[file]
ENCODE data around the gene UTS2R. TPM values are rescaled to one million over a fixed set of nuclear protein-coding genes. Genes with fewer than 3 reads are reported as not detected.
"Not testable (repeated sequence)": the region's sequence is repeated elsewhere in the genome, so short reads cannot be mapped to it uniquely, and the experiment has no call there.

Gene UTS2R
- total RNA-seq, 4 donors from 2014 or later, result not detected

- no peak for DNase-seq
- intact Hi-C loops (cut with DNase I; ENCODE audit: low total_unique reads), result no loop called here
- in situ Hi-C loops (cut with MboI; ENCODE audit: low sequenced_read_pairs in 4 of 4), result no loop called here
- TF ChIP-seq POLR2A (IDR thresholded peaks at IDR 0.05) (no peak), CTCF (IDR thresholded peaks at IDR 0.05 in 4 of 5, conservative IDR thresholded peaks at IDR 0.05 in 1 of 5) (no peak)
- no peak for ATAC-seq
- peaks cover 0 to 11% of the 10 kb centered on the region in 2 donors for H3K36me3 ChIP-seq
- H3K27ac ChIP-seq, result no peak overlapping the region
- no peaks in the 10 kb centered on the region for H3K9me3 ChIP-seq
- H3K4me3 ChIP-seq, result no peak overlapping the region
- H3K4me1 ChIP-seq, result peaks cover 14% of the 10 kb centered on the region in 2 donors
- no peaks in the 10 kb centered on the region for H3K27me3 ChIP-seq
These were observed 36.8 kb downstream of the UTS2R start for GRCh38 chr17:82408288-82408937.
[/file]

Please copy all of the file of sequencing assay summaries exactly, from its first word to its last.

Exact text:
ENCODE data around the gene UTS2R. TPM values are rescaled to one million over a fixed set of nuclear protein-coding genes. Genes with fewer than 3 reads are reported as not detected.
"Not testable (repeated sequence)": the region's sequence is repeated elsewhere in the genome, so short reads cannot be mapped to it uniquely, and the experiment has no call there.

Gene UTS2R
- total RNA-seq, 4 donors from 2014 or later, result not detected

- no peak for DNase-seq
- intact Hi-C loops (cut with DNase I; ENCODE audit: low total_unique reads), result no loop called here
- in situ Hi-C loops (cut with MboI; ENCODE audit: low sequenced_read_pairs in 4 of 4), result no loop called here
- TF ChIP-seq POLR2A (IDR thresholded peaks at IDR 0.05) (no peak), CTCF (IDR thresholded peaks at IDR 0.05 in 4 of 5, conservative IDR thresholded peaks at IDR 0.05 in 1 of 5) (no peak)
- no peak for ATAC-seq
- peaks cover 0 to 11% of the 10 kb centered on the region in 2 donors for H3K36me3 ChIP-seq
- H3K27ac ChIP-seq, result no peak overlapping the region
- no peaks in the 10 kb centered on the region for H3K9me3 ChIP-seq
- H3K4me3 ChIP-seq, result no peak overlapping the region
- H3K4me1 ChIP-seq, result peaks cover 14% of the 10 kb centered on the region in 2 donors
- no peaks in the 10 kb centered on the region for H3K27me3 ChIP-seq
These were observed 36.8 kb downstream of the UTS2R start for GRCh38 chr17:82408288-82408937.